Sunday, January 25, 2009
Israel/Palestine, Arabs/Jews:It's NOT been going on for centuries and is NOT too complex to understand
How many times have you heard/seen this happen? Watching a TV or radio program on the Middle East, panelists argue about air strikes and suicide bombers, who has rights to what land, Hamas, West Bank settlers, two-state plans… and then the moderator cuts it off to go to a commercial with the words: “It’s so complex, they’ve been fighting for a) centuries, b) a thousand years c) thousands of years d) since before the big bang.” Everyone then nods in agreement and it’s over." "Too complicated, been going on for ages, therefore it can’t really be understood and don’t expect anything to really change."
For the words “anything to really change” you can substitute “don’t expect Israel to change what it’s doing.” It’s too hard to grasp. Don’t try. Israel just has to keep on bombing and building more settlements. The US government (no matter who is president) just has to keep on funding Israel.
These claims are perhaps the worst and most pernicious part of the avalanche of pro-Israel propaganda that daily rains down on us all. At first glance this may seem to be a neutral “plague on both your houses” position. If they’ve been fighting forever and everything is too tangled up to figure out then both the Palestinians and the Israelis are equally messed up.
But the purpose of this “fighting for centuries, too complicated” line is to cover up the verifiable facts of the matter and propagate a pro-Israeli rewrite of history.
Jews and Arabs and or Palestinians have not been fighting for centuries. They haven’t even been fighting for one century. This conflict is part of the modern era. It is not an ancient struggle and it’s origins are NOT lost in the mists of time.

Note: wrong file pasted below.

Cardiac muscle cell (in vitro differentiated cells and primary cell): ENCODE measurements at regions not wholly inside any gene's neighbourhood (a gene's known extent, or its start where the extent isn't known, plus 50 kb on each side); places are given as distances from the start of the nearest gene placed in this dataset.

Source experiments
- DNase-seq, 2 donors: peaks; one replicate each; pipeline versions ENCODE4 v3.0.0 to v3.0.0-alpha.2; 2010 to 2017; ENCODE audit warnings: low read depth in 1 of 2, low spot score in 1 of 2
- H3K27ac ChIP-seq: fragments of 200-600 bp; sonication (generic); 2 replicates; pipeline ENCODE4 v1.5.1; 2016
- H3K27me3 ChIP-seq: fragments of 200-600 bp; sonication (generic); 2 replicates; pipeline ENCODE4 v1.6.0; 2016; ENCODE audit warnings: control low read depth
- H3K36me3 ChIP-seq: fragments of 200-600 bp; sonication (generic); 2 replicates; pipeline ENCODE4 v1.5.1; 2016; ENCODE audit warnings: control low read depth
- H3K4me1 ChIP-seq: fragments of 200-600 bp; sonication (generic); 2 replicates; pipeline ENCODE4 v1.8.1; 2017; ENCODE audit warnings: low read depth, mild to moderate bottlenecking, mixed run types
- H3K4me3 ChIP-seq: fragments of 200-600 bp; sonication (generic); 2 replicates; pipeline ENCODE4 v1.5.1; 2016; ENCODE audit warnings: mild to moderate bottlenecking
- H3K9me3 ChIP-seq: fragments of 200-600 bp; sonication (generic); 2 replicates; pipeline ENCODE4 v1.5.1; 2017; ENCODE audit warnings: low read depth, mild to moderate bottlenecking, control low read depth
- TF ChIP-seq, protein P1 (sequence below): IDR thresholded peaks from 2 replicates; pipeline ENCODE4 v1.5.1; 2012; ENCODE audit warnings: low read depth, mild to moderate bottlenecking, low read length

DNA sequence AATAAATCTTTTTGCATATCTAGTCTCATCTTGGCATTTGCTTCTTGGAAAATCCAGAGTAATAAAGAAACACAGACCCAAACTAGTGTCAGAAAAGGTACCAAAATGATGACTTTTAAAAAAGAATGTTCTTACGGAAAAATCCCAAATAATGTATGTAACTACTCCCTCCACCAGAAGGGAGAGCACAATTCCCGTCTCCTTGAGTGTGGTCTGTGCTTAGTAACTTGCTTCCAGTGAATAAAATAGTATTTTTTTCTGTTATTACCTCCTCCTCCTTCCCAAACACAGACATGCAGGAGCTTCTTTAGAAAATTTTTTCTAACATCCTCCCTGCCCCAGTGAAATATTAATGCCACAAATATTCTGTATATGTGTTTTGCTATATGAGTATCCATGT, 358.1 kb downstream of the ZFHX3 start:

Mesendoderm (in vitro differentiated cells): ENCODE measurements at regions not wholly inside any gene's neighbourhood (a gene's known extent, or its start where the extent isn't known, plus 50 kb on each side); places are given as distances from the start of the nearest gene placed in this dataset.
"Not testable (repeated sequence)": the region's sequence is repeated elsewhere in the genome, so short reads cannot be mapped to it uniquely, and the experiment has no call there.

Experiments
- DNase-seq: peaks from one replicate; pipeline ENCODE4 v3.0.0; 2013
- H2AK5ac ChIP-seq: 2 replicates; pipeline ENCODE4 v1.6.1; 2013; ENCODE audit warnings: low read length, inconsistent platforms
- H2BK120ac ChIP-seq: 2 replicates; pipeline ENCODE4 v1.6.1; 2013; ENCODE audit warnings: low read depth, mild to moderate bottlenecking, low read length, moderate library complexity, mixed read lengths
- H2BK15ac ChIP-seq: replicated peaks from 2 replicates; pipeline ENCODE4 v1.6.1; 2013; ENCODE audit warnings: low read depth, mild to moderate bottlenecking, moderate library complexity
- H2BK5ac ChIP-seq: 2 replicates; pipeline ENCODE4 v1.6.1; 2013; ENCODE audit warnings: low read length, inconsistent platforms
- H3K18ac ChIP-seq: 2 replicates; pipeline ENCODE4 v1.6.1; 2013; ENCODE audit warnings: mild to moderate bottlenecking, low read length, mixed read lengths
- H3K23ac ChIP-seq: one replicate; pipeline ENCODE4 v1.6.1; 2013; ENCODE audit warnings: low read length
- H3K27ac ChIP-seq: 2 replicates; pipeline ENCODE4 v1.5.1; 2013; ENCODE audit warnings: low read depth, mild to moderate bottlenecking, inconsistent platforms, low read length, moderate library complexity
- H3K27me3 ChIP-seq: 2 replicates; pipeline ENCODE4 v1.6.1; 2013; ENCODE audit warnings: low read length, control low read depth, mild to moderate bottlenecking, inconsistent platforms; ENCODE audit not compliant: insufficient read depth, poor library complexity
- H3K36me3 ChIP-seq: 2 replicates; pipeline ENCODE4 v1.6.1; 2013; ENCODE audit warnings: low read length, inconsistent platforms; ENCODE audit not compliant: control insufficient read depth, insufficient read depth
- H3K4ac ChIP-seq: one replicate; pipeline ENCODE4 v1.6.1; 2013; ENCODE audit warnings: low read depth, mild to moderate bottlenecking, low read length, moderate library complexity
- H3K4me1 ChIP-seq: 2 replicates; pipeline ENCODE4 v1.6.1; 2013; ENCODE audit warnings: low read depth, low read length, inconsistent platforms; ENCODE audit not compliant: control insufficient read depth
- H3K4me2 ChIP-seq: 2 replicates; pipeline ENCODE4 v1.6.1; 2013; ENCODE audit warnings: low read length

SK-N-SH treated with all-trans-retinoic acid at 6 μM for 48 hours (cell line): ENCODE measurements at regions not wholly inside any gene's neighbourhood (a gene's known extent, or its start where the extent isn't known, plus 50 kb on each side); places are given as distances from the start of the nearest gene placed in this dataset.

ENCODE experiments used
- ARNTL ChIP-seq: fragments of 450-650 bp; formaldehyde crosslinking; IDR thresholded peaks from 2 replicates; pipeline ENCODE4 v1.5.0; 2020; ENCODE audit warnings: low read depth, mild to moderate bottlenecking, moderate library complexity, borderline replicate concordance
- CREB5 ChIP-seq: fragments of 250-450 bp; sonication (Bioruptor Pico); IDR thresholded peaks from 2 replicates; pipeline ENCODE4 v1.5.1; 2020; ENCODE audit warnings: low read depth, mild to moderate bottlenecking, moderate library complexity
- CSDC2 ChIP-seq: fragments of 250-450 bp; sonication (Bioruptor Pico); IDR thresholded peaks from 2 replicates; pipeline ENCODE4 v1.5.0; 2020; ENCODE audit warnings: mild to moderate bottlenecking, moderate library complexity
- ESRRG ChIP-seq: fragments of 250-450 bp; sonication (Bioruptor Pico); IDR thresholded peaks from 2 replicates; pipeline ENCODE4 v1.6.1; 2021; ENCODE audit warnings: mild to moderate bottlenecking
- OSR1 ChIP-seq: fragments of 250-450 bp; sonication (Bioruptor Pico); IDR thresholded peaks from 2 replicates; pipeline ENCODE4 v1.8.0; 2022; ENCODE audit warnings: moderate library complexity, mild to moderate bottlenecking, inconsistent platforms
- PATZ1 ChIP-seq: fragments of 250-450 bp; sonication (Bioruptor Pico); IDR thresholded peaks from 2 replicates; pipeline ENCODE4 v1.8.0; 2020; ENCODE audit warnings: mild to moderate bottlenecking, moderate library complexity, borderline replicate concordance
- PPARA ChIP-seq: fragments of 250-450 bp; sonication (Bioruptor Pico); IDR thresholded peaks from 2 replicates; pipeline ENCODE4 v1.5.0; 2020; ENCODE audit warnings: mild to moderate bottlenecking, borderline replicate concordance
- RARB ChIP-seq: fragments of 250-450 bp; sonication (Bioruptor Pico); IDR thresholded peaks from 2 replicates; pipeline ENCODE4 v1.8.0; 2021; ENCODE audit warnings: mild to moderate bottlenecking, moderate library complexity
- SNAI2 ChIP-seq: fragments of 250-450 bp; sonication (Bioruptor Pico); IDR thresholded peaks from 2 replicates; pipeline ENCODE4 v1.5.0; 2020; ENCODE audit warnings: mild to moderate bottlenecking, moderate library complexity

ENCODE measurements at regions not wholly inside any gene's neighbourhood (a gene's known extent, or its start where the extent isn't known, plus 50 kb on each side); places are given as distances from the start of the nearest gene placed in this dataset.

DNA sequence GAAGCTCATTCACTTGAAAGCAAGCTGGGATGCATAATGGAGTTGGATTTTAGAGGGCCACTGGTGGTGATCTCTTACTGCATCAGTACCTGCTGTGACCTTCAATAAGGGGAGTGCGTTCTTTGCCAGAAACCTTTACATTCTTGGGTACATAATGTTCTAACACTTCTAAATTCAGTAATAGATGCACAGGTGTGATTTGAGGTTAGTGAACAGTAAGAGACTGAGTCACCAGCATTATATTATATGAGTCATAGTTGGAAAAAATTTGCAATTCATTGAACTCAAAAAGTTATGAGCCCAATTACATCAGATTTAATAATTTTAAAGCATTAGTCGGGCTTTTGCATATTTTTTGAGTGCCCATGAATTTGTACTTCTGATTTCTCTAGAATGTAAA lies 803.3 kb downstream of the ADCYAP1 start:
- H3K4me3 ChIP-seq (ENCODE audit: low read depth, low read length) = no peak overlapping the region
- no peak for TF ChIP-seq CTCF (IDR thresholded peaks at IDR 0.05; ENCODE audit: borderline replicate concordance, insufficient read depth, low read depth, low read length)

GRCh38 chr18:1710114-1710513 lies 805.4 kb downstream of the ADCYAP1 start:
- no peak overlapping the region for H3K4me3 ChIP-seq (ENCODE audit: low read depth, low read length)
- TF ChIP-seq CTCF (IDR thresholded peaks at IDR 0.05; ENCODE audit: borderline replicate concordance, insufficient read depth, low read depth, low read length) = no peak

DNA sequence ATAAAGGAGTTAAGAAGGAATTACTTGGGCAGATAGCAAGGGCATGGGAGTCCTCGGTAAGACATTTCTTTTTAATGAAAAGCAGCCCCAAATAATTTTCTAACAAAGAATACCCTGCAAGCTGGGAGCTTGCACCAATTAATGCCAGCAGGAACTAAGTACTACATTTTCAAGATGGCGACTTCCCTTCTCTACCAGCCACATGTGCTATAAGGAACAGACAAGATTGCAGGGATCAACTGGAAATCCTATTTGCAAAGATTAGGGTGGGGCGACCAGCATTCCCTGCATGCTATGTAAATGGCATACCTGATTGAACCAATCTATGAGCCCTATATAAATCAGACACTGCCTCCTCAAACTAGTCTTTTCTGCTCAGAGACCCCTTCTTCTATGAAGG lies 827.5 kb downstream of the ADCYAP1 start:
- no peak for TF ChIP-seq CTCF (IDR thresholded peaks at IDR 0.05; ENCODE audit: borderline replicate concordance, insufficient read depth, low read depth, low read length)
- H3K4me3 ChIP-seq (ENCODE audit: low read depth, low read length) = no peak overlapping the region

If you want to talk about thousands of years ago, say, two thousand years ago, Islam did not exist. King Herod was on the throne of Judea and the Roman Empire held sway over a rebellious Jewish territory. There were uprisings and temples destroyed and finally the emperor Hadrian got fed up and declared the Jewish kingdom abolished in 135 AD. He renamed the territory Palestina (after the Philistines who lived on the coastal areas of what is now Israel and Lebanon).
Islam didn’t come into existence until 632 AD. More than a century before that time Christianity had taken over the Roman State and become the historic arch-enemy of all Jews. When the crusades were organized by Christendom to attack Arab rule in Palestine starting about 1000 AD, one of their major tasks besides re-taking the holy land was to kill any Jews they encountered. Jews found protection from the Arab governments and aided them in their war against the Christian crusaders.
Over the last 2000 years Christianity has persecuted the Jews, denying them basic human rights, forced them into ghettos and often killed them in large numbers in riots and organized pogroms. Islamic and Christian nations fought wars from the 7th through the 15th Centuries culminating with the overthrow of the Christian Byzantine Empire and the establishment of the Islamic Ottoman Empire in Istanbul. Jews generally fared better under Ottoman rule than in any Christian land.
The conflict between Jews and Muslims in Palestine was touched off by the Balfour Declaration of 1917. What is that, you may ask? The sultan of the Ottoman Empire made the mistake of throwing in his lot with the Kaiser in WWI. At war’s end the British ended up in control of large swaths of the then collapsed Ottoman Empire. England ended up with a “mandate” to rule Egypt and what is now Iraq, Kuwait, Jordan and Palestine (the French made off with Syria and Lebanon. This was the result of the Sykes-Picot Treaty in which the Western colonial powers went back on their promise of independence for those Arab peoples who aided the Allies in defeating the Ottoman Empire--Lawrence of Arabia, anyone?)
The Declaration made by Lord Balfour of the British Foreign Office was a statement saying the UK favors the establishment of a “homeland for the Jewish people in Palestine.”
In effect, the still mighty imperialist power of England gave the green light to the Zionist movement to move in and begin constructing the embryo of a new Jewish state in Palestine. A state that was intent on expanding and taking over as much territory as it could.